In deciding custody cases, courts often look to one parent’s ability to provide a stable and nurturing environment for the child, as well as the child’s relationship with the other parent. While a primary caregiver may be awarded custody, an older child’s preference may lie with the parent who can ensure continuity in schooling, neighborhood life, and religion. In some cases, courts may award joint custody. Listed below are some of the most common custody arrangements.
Parent relocation: Changing the location of the child’s primary residence can interfere with visitation and custody arrangements. Moving to a new city may disrupt the child’s routine, or the parent might be afraid of non-compliance with visitation arrangements. Either way, a judge may order the relocating parent to return the child to the former residence. Without a court order, the relocation will not be enforced. Depending on the circumstances, the court may also grant one parent physical custody and the other legal custody.
Legal custody refers to the rights and responsibilities of a parent with custody of a child after a divorce. In such cases, the parent with legal custody has the right to spend time with the child. Legal custody is a broad term that involves decisions about the child’s welfare and education. Sole custody, on the other hand, is the right of one parent to make decisions regarding the child. This legal custody arrangement is often referred to as “custodial custody.”
In some situations, a parent can be held in indirect contempt of court if he or she does not comply with a court order. Most child custody decisions are made by the state and the courts are guided by the standards of what is in the best interest of the child. For example, if the mother and father are both willing to share parental responsibility, the child will be given shared custody. However, it is possible that one parent will be awarded legal custody.
In order to get custody of a child, a parent must first open a family law case. This is usually a dissolution of the marriage, but a parent who has a legal separation or nullity may obtain custody orders as well. In a legal separation, the parent who has sole legal custody of a child has regular visitation rights with the non-custodial parent. Sole custody grants the sole physical custody parent the right to make all decisions.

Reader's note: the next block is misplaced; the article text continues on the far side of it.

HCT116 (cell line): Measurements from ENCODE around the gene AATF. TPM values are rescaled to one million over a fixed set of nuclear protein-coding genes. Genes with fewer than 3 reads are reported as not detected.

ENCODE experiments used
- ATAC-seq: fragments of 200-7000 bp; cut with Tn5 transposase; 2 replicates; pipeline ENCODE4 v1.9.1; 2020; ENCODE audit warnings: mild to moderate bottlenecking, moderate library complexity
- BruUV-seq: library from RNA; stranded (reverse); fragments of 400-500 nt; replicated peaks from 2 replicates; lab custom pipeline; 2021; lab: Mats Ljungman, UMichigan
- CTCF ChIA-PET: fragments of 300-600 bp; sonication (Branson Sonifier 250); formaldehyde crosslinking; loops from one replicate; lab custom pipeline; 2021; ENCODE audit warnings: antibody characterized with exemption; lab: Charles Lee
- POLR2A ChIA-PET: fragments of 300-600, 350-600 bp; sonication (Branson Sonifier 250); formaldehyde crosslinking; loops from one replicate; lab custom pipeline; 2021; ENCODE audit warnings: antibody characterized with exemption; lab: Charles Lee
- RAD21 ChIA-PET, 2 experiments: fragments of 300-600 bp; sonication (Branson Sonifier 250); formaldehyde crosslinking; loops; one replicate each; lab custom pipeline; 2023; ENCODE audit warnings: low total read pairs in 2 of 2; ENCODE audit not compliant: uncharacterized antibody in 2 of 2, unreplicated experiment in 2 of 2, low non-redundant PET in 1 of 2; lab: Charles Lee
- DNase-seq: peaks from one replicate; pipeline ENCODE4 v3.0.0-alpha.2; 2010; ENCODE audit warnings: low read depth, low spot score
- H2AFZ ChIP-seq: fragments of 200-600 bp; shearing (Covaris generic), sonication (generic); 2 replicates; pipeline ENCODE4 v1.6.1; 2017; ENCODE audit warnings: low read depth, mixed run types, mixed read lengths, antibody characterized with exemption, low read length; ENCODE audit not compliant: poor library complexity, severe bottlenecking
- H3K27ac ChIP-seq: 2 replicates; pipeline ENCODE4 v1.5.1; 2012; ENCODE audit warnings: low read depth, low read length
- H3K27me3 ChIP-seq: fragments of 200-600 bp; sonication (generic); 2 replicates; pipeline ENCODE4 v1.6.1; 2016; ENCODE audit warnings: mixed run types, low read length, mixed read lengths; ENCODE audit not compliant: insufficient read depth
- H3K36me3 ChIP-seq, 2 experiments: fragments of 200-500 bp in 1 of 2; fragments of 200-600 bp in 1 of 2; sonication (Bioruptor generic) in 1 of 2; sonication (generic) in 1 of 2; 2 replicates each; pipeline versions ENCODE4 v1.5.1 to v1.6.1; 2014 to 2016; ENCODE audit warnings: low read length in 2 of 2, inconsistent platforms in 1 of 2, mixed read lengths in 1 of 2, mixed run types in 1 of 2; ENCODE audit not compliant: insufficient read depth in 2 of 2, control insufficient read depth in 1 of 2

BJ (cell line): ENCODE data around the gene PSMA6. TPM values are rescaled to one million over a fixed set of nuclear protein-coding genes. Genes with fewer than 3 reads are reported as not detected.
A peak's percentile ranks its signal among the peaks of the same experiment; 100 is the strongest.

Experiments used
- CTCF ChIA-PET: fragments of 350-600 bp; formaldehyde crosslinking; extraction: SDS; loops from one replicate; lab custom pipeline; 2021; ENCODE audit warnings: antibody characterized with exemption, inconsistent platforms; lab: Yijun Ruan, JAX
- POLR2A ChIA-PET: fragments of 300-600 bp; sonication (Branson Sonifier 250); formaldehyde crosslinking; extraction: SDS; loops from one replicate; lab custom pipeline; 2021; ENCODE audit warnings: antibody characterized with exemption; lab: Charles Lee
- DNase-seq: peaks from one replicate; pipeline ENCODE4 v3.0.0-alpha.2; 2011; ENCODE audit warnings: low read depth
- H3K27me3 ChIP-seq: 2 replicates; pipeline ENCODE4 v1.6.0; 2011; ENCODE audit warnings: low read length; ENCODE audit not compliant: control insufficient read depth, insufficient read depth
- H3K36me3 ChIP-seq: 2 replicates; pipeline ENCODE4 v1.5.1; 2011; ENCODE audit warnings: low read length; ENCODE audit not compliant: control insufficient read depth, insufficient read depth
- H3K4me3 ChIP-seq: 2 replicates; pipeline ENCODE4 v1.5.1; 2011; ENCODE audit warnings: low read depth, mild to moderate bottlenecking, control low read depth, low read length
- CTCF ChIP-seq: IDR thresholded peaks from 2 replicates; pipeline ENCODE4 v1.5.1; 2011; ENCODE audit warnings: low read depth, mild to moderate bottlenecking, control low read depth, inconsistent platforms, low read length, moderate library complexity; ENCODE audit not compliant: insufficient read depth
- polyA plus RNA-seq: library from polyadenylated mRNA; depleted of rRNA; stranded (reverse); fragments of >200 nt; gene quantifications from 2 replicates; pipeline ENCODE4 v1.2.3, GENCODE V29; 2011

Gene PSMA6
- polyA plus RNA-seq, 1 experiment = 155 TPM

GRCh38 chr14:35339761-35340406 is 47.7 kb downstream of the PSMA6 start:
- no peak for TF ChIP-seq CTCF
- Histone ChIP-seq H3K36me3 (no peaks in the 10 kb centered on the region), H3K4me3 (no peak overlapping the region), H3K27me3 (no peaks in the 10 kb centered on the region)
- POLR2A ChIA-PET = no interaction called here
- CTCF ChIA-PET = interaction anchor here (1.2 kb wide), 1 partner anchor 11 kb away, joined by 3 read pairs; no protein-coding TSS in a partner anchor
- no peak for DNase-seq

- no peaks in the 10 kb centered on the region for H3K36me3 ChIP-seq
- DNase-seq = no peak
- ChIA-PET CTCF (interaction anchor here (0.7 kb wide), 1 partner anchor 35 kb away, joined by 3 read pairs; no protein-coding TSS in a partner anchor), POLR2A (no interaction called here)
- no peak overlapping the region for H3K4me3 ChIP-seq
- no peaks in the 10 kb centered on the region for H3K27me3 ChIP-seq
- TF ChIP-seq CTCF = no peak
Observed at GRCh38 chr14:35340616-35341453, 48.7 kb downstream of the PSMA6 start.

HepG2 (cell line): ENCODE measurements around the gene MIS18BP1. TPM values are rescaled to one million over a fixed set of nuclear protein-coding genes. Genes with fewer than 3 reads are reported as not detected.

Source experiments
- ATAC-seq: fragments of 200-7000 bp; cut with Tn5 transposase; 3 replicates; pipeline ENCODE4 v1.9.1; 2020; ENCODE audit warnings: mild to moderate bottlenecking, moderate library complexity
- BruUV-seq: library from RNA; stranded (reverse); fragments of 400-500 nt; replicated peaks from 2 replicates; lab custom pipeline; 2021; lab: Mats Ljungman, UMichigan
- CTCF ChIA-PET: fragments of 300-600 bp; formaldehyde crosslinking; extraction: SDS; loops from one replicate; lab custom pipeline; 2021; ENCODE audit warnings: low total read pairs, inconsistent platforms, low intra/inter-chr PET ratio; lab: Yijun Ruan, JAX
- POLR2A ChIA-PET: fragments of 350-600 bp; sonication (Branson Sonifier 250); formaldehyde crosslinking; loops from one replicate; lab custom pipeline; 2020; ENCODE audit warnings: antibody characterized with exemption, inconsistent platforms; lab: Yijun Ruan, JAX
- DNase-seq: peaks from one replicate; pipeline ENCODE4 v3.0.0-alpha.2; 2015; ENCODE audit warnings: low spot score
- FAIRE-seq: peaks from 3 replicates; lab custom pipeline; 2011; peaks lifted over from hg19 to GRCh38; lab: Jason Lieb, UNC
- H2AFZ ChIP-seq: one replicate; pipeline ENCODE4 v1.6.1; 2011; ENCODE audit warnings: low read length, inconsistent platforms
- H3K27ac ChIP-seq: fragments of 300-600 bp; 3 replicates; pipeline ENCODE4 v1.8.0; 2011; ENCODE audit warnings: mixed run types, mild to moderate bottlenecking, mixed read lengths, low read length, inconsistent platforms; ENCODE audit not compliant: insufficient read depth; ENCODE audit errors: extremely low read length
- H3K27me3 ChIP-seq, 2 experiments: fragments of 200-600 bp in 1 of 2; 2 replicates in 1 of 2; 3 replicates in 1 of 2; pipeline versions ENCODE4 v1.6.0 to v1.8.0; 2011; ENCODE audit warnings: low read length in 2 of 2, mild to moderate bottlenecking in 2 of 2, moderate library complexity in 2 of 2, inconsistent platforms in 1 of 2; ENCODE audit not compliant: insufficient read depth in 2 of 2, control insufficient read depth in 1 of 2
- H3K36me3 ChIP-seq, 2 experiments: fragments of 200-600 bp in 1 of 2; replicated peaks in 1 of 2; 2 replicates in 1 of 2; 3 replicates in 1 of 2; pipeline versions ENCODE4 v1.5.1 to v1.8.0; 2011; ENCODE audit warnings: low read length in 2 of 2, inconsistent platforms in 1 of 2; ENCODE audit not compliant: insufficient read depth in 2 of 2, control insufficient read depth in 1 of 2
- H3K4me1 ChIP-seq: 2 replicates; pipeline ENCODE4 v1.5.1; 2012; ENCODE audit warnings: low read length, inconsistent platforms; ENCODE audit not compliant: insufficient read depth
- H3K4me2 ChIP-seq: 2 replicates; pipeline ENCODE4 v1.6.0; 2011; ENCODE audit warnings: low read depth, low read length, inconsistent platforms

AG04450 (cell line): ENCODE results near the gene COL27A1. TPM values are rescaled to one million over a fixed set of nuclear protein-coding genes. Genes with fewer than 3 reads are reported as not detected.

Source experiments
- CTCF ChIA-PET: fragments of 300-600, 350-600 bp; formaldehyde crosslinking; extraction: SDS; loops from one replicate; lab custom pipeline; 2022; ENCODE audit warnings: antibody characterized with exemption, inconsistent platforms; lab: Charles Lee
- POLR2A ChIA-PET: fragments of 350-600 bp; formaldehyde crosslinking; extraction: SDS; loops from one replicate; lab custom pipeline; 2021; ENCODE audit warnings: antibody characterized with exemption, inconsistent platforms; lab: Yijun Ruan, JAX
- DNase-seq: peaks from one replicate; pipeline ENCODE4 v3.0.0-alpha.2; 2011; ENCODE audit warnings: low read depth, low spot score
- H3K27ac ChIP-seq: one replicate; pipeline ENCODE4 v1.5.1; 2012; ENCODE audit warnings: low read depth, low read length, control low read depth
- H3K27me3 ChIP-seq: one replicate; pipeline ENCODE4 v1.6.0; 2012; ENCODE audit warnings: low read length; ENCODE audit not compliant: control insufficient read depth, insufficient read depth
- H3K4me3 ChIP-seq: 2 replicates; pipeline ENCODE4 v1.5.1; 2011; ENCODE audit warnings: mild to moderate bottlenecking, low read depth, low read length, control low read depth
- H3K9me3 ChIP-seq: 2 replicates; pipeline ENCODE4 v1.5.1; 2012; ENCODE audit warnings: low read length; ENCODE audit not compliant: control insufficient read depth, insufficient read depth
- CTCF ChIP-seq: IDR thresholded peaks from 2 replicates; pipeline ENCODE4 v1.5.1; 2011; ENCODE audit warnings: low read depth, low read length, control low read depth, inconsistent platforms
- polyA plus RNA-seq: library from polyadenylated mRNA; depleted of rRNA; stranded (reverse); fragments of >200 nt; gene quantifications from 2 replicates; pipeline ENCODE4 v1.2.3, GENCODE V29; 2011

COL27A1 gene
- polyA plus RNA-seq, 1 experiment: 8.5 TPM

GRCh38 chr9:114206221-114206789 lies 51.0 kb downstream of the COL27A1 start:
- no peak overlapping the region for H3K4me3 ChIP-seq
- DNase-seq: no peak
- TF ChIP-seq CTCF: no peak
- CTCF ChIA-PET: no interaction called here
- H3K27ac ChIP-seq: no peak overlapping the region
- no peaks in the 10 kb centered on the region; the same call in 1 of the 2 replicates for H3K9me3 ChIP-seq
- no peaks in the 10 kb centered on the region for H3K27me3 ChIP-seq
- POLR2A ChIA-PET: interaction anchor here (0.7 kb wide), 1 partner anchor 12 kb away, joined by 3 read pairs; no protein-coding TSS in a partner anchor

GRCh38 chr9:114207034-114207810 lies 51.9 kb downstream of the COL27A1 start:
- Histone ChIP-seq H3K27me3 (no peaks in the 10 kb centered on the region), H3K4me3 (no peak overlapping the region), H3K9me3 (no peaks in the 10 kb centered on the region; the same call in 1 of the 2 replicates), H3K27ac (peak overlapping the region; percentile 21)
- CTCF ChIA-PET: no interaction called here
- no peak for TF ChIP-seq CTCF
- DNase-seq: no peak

A child custody attorney will know the processes and nuances of the Family Court and can help parents protect the rights of their children. He or she can also represent their client in custody and visitation cases. He or she will also be familiar with child support laws. Ultimately, your child’s welfare should be the main concern when choosing a family law attorney. So, how do you go about finding the right one? By hiring a family law attorney, you can have peace of mind and receive a favorable outcome for your case.
If you are considering applying for a temporary emergency order, make sure your petition is thorough and consistent with your collateral criminal case. Only in the rarest cases will a judge grant a temporary order without hearing both sides of a case. The general rule for family law courts is that they won’t make a temporary order without hearing both sides of the argument. If your child has a serious problem, you can still file for a temporary custody order.
The Family Court Act has specific laws on family matters. The Family Court Act Section 812 provides the rules governing such matters. In many cases, a petitioner will allege that the respondent has committed one or more crimes against them. The statute contains specific crime definitions for these cases, and it is vital that you have a lawyer who is familiar with them. You should also know that a judge will grant an Order of Protection to the petitioner.
In addition to determining a custody order, a family court may grant or terminate parental rights. For example, if one parent dies, the other parent will usually get custody of the children. If the deceased parent leaves a will naming a guardian for the child, the judge will take the wishes of the deceased parent into consideration. If you wish to establish a guardianship, you should consult a lawyer. These types of issues can be extremely complicated, and it’s important to discuss them with your lawyer before making a decision.